Feeling more energetic is important for outdoorsmenSeptember 17, 2020
By LARRY LAGRANGE
I’m obsessive about some things. I dislike air conditioning turned up too high. Naturally, I’m married to someone who’s warm most of the time. I take a jacket to all restaurants, to grocery stores and to movie theatres. I have to have the right pillow at night and the right texture of sheet and cover. I need something to eat every two hours. Even though I’m 73, I want to feel energetic every day and wonder why some days I’m sluggish. If I’m going to fish, hunt, play golf, swim, play ball with my grandkids, go for a walk, or wash the dishes after supper, I need some energy and get-up-and-go. You’re probably that way too, so what’s your formula for a healthful life?
If you were around in the 1970s, you might recall the TV series "Hercules", starring the muscular and handsome Kevin Sorbo. I listened to Kevin’s biography on audio. Right in the midst of a successful career, he contracted a mysterious ailment that affected his brain, body, the works. It brought a super fit man to his knees. There was no medication that helped. Eventually, he felt that there wasn’t much hope for a normal life. That is, he felt despondent until after he got connected with a nutritionist. Headaches and exhaustion were daily challenges, but over time, nutritional eating and the right kinds of exercise made a large difference in his life. One takeaway from the book for me was the advice his diet guy gave him, “Remember that sugar is the enemy.” Heeding that, Kevin eventually made a good recovery and gradually resumed a productive life.
I once had an allergy test of sorts. A fellow I went to for nutrition advice responded to my complaint about sinus trouble and general fatigue by suggesting he test me. I said okay, calling to mind the uncomfortable skin prick tests a couple of my kids suffered through at an allergist. Simply by holding a vial of a certain liquid up to my chest, without even opening it, he claimed to know what would cause me problems. I was skeptical, to say the least. He asked me to hold my arm out and not allow him to push it down. Three vials later, my arm suddenly was weaker. What the heck? Try that again, I said. He did. Same result. I asked him what was in the vial. He said that’s dairy. What? No more ice cream for me? No, he said. Just eat it in moderation, if you want to avoid problems. The other two triggers for me were wheat, and yes, sugar. So, if I’m smart, which is a big stretch, one clear way to feel better is definitely through eliminating as much sugar as possible, and that’s not easy for me or anyone. But I’m pretty typical.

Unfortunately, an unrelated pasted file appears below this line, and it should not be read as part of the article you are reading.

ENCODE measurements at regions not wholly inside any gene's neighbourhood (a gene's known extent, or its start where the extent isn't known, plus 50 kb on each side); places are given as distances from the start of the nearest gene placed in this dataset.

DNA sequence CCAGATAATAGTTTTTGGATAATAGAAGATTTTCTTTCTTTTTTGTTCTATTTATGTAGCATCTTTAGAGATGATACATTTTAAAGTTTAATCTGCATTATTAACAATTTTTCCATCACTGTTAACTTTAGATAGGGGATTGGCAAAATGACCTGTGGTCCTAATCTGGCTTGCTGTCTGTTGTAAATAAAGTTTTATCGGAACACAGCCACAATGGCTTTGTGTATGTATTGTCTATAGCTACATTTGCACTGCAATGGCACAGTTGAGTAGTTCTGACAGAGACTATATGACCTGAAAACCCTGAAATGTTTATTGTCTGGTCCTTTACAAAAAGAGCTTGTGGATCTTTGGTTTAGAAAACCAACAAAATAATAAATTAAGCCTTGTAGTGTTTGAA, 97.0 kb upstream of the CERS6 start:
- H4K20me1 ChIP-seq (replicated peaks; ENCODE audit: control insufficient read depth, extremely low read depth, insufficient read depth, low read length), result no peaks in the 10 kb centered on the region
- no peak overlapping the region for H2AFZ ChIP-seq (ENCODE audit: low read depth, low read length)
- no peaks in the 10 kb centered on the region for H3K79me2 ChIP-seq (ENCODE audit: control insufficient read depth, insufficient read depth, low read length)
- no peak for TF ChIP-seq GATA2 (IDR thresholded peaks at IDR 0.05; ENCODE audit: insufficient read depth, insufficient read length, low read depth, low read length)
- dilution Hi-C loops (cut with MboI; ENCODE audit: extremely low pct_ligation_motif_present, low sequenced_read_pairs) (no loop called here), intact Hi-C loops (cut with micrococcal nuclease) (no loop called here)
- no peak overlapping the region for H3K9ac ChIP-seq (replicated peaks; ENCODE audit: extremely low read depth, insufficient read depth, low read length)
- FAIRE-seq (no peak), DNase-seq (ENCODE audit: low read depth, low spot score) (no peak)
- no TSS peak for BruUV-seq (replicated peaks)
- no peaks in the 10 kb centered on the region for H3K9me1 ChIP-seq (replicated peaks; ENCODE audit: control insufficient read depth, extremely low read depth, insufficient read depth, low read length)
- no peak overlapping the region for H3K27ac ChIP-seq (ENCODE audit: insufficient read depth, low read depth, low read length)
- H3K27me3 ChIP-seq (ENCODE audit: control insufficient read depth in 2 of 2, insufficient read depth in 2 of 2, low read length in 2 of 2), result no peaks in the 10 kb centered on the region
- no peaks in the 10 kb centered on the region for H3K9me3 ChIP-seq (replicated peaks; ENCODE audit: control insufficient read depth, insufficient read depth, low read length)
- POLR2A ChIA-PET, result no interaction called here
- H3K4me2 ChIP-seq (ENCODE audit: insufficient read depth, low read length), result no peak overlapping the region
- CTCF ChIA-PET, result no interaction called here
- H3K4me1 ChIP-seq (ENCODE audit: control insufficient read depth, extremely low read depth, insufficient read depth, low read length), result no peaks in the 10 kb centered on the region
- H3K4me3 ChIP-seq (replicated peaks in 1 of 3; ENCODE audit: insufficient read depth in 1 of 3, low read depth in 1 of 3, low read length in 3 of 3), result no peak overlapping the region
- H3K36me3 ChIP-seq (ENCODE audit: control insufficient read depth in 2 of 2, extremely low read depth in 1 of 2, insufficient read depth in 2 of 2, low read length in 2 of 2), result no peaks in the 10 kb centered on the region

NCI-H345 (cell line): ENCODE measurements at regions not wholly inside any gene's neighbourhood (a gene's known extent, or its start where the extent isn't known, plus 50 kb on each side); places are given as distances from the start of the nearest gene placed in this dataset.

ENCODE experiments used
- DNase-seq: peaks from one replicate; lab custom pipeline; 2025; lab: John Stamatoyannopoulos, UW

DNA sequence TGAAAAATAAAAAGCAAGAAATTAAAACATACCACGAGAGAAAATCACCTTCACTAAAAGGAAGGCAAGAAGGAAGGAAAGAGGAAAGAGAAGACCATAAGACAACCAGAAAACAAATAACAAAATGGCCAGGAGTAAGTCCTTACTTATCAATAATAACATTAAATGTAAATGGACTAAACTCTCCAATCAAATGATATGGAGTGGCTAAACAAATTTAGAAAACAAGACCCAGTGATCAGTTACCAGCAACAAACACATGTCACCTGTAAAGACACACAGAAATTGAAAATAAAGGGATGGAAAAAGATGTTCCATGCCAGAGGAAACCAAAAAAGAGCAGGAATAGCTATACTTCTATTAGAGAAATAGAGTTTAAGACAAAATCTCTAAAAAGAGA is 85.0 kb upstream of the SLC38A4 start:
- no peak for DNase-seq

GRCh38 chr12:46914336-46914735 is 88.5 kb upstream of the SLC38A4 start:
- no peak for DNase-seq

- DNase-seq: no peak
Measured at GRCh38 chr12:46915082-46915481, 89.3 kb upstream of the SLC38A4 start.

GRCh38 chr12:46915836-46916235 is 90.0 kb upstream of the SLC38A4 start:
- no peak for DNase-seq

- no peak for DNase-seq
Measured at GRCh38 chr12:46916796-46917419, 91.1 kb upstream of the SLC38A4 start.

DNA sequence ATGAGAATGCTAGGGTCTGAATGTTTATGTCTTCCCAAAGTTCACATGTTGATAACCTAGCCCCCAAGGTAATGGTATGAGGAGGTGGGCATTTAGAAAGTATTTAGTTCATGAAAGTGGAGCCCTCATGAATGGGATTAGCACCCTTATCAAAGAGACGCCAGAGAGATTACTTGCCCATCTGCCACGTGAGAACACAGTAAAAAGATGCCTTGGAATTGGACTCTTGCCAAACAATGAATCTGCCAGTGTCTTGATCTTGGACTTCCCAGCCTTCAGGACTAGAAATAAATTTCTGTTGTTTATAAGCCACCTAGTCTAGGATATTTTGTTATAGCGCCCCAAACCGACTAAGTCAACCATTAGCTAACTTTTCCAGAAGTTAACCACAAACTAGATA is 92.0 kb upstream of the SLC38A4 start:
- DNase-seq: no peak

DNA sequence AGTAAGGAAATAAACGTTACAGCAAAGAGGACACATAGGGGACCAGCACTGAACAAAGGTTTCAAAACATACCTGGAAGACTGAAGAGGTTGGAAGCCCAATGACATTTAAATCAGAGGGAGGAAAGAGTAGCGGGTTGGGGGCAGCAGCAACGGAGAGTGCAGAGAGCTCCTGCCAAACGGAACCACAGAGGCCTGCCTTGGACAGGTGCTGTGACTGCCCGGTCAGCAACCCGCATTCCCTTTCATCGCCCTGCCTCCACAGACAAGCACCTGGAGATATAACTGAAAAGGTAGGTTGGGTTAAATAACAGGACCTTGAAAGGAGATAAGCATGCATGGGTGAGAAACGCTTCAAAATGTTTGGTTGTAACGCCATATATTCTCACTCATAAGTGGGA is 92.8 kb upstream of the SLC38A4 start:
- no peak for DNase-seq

American sugar use is high
The World Health Organization website says the recommended dose of sugar per day should be around 11 grams and never more than 25. The average American consumes an astounding 126.4 grams every day, which is about a fourth of a pound. Germany is second at 102.9, possibly due to Bavarian sweets. Australia, the Netherlands, and Ireland (milk and sugar with tea) are also way up there. The Diabetes Council backs up those statistics.
The problem is manufacturers sneak in sugar to, duh, make their products taste better. Use of high fructose corn syrup and other sneaky sweeteners is common in so many products. My symptoms are worse on days after I’ve consumed more than the usual amount of sugar. Or maybe it’s wheat. Or maybe it’s dairy. Or maybe there’s some other trigger for inflammation in my body. Or maybe it’s a combination of factors. I keep trying to figure out what causes some days to be more of a struggle than others. I’m pretty sure what I’m putting in my mouth has a lot to do with it.
Pro fishermen understand the importance of steady energy
Several professional fishermen, especially the young guys, have started emphasizing that consuming the right food and drink can help them keep tuned in during a long day of intense fishing. Drinking plenty of water, avoiding caffeine and sugar, and eating fruits, vegetables, nuts, and lean meats helps. One needs sustained energy to fish non-stop attentively for seven or eight hours. Sugar and caffeine give a temporary boost, but there’s the downside when the effects wear off. The goal is keeping one’s blood sugar at the proper level, with fewer drastic ups and downs. With temptations all around us, from cookies to cakes to pies to ice cream to processed snack foods and sweety drinks, it’s hard to resist that good taste. I’m making an effort.
Got a suggestion for an outdoor topic? A fish or game story to tell? An experience in the outdoors to relate? A photo of a fish catch or game bagged? Email me at firstname.lastname@example.org.
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